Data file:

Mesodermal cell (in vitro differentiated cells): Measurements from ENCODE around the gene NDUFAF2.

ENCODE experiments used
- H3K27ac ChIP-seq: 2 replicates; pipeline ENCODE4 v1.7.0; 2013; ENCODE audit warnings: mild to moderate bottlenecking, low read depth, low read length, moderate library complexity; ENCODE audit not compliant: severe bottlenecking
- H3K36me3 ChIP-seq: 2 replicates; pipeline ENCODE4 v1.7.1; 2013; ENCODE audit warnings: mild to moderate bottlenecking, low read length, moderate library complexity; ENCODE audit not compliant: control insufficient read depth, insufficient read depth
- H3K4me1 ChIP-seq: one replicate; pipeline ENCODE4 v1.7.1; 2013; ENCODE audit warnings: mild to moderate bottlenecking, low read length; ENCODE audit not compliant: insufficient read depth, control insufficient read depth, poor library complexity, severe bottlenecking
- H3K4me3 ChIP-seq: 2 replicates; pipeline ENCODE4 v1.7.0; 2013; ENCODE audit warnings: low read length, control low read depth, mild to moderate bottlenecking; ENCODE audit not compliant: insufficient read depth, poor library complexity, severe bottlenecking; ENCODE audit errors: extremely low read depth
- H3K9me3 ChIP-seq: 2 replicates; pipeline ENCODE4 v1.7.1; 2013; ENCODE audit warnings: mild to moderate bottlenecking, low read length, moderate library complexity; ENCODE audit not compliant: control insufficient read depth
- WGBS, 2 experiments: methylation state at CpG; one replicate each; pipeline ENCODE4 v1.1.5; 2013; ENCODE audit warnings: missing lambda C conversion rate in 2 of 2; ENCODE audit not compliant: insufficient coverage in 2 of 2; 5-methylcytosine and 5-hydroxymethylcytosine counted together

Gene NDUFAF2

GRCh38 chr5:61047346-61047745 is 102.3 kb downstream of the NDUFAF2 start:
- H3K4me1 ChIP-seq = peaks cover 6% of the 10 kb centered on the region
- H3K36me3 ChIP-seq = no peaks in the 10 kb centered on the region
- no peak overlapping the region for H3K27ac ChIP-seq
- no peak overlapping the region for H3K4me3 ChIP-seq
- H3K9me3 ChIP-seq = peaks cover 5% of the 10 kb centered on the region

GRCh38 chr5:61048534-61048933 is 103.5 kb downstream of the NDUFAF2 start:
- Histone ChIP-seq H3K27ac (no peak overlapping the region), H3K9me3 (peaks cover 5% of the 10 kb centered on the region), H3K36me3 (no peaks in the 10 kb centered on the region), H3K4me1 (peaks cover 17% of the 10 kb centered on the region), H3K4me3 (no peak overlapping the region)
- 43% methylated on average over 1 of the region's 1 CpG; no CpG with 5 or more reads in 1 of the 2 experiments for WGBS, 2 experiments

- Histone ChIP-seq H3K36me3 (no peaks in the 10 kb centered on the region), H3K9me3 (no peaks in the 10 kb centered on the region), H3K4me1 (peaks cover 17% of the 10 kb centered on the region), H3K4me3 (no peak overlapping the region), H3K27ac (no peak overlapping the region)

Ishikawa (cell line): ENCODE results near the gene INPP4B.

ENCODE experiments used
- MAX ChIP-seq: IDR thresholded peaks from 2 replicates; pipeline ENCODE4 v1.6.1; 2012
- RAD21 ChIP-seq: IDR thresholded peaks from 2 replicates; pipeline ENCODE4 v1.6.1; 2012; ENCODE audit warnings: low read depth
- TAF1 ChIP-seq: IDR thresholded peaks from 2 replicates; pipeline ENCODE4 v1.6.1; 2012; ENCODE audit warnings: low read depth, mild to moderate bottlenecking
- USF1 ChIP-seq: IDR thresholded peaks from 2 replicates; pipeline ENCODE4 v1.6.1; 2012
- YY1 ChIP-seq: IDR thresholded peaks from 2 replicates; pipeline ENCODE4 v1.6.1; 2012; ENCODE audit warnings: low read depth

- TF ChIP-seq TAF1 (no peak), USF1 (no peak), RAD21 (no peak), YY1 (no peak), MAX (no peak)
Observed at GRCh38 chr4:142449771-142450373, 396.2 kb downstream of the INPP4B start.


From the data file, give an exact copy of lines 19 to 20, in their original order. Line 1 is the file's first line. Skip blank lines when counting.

- Histone ChIP-seq H3K36me3 (no peaks in the 10 kb centered on the region), H3K9me3 (no peaks in the 10 kb centered on the region), H3K4me1 (peaks cover 17% of the 10 kb centered on the region), H3K4me3 (no peak overlapping the region), H3K27ac (no peak overlapping the region)

Ishikawa (cell line): ENCODE results near the gene INPP4B.